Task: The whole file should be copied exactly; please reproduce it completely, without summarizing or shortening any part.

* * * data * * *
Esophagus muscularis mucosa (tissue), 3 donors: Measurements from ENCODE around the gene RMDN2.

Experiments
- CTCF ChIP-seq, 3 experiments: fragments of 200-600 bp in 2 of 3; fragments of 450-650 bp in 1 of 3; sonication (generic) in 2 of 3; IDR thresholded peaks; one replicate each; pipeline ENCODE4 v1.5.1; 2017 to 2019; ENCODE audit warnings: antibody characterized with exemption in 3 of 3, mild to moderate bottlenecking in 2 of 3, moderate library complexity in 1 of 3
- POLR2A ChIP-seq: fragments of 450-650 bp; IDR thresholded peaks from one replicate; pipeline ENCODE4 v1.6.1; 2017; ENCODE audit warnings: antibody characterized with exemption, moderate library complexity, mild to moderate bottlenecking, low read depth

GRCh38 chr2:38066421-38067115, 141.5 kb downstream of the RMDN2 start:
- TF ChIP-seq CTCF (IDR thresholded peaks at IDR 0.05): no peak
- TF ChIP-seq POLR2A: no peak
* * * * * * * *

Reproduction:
Esophagus muscularis mucosa (tissue), 3 donors: Measurements from ENCODE around the gene RMDN2.

Experiments
- CTCF ChIP-seq, 3 experiments: fragments of 200-600 bp in 2 of 3; fragments of 450-650 bp in 1 of 3; sonication (generic) in 2 of 3; IDR thresholded peaks; one replicate each; pipeline ENCODE4 v1.5.1; 2017 to 2019; ENCODE audit warnings: antibody characterized with exemption in 3 of 3, mild to moderate bottlenecking in 2 of 3, moderate library complexity in 1 of 3
- POLR2A ChIP-seq: fragments of 450-650 bp; IDR thresholded peaks from one replicate; pipeline ENCODE4 v1.6.1; 2017; ENCODE audit warnings: antibody characterized with exemption, moderate library complexity, mild to moderate bottlenecking, low read depth

GRCh38 chr2:38066421-38067115, 141.5 kb downstream of the RMDN2 start:
- TF ChIP-seq CTCF (IDR thresholded peaks at IDR 0.05): no peak
- TF ChIP-seq POLR2A: no peak